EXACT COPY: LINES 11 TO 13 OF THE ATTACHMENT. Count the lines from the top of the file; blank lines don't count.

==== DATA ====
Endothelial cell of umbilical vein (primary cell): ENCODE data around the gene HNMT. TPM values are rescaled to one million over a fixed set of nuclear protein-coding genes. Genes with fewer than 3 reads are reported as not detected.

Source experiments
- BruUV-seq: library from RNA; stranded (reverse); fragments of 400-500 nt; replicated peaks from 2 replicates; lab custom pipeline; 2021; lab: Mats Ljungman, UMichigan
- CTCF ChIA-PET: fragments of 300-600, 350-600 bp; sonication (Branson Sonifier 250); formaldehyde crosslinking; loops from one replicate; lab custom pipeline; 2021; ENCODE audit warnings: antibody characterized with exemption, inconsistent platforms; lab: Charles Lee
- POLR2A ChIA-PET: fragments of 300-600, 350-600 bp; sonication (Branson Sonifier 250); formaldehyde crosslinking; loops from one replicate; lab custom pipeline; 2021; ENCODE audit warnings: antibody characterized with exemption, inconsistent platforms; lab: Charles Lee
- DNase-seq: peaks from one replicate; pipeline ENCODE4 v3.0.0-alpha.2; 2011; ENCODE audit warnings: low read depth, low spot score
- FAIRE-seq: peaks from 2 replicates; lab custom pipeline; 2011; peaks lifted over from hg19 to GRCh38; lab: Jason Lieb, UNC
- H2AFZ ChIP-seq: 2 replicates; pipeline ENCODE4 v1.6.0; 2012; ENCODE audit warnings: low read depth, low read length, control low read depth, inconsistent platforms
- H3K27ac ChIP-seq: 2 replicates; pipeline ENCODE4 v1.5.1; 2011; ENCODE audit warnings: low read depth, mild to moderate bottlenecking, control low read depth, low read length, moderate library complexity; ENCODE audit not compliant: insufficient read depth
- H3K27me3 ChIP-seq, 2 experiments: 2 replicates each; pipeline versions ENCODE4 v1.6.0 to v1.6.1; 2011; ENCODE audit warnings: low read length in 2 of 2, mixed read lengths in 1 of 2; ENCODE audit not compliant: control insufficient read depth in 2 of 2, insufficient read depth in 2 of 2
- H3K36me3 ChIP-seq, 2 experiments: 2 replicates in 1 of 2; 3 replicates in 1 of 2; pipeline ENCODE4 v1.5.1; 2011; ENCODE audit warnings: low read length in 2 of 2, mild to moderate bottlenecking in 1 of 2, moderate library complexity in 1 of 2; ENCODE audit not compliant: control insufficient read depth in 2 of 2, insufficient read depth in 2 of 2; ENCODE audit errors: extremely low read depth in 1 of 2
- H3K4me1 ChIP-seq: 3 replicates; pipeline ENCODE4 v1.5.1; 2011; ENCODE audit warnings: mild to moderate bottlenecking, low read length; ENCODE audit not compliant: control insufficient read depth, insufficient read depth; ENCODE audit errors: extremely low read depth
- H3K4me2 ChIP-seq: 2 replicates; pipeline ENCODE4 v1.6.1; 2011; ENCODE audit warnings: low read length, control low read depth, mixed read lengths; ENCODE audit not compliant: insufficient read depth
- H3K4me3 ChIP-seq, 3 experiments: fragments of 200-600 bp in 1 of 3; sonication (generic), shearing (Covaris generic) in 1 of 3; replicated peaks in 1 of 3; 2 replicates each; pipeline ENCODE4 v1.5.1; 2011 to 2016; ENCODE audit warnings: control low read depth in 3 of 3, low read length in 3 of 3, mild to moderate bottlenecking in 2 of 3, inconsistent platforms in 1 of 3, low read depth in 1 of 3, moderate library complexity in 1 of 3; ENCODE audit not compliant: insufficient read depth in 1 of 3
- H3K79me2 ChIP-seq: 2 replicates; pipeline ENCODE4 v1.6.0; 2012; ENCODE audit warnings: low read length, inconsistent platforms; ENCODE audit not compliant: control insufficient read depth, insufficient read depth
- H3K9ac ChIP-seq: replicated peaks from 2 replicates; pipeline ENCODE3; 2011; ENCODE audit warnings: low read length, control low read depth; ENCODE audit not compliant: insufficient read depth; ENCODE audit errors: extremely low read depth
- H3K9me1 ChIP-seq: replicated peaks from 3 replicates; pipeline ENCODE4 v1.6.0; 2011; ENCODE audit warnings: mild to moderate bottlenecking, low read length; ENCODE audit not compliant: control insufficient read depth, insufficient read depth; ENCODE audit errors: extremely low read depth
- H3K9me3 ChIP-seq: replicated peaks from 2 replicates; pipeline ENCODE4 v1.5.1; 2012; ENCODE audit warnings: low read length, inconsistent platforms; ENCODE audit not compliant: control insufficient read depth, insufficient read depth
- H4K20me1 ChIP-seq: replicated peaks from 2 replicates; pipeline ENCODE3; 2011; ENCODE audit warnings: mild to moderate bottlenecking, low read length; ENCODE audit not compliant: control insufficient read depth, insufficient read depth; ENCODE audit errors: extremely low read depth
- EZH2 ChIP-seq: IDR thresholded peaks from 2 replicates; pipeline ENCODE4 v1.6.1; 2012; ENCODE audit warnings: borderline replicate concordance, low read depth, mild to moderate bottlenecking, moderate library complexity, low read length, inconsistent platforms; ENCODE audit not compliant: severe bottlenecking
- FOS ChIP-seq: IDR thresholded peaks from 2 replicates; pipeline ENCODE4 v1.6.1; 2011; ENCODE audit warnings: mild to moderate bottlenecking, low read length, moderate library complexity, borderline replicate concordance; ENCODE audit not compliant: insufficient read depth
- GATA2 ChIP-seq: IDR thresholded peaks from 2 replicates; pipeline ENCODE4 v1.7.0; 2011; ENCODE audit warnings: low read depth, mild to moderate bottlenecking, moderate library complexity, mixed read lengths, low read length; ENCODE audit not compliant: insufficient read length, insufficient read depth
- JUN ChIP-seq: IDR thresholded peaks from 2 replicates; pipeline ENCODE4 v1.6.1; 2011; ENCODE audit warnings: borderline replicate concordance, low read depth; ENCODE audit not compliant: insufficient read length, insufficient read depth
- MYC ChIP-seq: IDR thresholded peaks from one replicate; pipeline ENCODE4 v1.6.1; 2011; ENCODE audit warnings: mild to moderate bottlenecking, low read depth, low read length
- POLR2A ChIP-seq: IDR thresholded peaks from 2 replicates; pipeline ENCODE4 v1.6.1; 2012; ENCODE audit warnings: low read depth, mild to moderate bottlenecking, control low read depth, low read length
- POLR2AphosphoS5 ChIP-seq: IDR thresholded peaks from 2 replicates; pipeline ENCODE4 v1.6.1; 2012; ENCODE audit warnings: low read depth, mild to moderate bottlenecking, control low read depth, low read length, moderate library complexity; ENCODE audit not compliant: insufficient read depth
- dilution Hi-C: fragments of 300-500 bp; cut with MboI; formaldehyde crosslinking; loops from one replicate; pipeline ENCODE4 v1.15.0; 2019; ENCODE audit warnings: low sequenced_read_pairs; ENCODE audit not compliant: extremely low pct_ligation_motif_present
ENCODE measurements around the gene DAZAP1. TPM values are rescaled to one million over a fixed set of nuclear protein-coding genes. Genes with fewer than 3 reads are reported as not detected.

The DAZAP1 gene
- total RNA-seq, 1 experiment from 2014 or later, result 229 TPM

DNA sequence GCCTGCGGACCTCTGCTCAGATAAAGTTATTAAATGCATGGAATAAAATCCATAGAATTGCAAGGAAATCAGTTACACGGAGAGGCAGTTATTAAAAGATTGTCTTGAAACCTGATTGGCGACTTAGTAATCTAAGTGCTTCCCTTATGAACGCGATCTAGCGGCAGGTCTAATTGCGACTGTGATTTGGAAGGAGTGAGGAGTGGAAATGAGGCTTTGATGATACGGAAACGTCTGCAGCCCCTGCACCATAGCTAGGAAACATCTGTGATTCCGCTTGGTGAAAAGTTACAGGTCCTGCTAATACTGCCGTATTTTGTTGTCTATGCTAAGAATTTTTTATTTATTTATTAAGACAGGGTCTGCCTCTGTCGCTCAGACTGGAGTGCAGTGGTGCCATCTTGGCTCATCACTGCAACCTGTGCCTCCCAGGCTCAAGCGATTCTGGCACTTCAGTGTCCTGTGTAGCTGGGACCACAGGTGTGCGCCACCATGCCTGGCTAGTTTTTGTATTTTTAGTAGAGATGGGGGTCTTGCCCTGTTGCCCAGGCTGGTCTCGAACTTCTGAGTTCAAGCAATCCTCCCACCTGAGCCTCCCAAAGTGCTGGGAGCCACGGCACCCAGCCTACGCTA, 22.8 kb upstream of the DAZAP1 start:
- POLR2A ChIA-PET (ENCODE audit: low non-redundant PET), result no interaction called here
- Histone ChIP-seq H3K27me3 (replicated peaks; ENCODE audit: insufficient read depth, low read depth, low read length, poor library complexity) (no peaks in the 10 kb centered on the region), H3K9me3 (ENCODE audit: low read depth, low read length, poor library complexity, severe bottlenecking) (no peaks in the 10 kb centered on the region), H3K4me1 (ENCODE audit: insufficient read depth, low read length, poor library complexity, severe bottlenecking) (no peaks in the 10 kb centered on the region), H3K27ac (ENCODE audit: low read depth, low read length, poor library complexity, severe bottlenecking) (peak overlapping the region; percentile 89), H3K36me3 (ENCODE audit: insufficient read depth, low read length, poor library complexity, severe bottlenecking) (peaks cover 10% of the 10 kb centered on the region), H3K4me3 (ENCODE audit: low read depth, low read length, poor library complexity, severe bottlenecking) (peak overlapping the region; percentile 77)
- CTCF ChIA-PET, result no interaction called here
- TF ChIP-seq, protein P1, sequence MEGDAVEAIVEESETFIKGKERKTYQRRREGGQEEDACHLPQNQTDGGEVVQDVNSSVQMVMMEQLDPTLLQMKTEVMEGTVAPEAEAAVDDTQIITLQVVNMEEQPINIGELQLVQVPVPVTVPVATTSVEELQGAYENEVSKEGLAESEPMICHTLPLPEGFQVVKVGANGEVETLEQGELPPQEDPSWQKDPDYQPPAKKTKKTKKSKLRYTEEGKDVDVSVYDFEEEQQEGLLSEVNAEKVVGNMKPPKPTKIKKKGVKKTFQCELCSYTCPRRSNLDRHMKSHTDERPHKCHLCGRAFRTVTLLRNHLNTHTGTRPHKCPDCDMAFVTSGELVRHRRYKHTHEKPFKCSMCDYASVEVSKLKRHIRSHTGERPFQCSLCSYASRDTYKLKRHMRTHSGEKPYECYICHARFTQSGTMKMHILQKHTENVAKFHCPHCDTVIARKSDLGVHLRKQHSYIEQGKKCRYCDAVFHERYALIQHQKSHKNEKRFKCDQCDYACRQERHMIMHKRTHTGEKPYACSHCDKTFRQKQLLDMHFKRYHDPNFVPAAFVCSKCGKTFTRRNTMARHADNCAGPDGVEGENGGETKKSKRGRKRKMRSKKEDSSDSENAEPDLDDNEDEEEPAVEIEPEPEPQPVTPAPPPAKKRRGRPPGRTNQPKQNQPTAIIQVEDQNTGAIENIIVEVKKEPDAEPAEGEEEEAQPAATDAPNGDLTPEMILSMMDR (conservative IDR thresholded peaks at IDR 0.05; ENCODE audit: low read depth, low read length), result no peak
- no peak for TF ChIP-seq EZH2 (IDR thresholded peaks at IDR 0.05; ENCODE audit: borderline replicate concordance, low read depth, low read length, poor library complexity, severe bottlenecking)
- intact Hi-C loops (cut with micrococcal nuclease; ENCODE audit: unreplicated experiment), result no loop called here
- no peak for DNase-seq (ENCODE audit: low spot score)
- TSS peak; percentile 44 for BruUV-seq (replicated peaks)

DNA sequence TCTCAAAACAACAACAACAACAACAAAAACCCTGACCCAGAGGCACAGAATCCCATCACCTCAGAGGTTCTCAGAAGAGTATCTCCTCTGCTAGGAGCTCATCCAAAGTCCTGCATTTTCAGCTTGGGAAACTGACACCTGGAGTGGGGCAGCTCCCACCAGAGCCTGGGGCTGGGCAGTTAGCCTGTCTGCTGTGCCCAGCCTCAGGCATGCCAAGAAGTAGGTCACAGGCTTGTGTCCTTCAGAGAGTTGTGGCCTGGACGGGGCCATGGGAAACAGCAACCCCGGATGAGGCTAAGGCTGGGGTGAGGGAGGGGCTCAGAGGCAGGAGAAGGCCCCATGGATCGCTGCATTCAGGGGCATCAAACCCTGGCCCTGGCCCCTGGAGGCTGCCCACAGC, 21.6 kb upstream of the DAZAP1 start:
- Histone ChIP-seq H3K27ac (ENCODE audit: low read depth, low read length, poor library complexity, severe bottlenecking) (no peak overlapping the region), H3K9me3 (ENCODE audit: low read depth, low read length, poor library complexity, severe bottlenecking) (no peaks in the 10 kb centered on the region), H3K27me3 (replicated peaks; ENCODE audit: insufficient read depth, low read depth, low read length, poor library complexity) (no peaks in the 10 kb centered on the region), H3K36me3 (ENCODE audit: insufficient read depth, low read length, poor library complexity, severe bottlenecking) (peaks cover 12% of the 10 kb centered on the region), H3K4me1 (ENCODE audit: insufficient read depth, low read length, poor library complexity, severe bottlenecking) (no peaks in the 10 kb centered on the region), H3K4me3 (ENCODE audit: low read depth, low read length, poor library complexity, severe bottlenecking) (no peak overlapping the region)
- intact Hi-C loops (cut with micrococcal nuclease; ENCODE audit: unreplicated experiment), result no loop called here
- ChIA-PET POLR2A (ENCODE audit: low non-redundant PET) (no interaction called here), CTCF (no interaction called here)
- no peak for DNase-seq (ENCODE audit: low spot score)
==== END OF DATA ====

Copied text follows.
- H3K36me3 ChIP-seq, 2 experiments: 2 replicates in 1 of 2; 3 replicates in 1 of 2; pipeline ENCODE4 v1.5.1; 2011; ENCODE audit warnings: low read length in 2 of 2, mild to moderate bottlenecking in 1 of 2, moderate library complexity in 1 of 2; ENCODE audit not compliant: control insufficient read depth in 2 of 2, insufficient read depth in 2 of 2; ENCODE audit errors: extremely low read depth in 1 of 2
- H3K4me1 ChIP-seq: 3 replicates; pipeline ENCODE4 v1.5.1; 2011; ENCODE audit warnings: mild to moderate bottlenecking, low read length; ENCODE audit not compliant: control insufficient read depth, insufficient read depth; ENCODE audit errors: extremely low read depth
- H3K4me2 ChIP-seq: 2 replicates; pipeline ENCODE4 v1.6.1; 2011; ENCODE audit warnings: low read length, control low read depth, mixed read lengths; ENCODE audit not compliant: insufficient read depth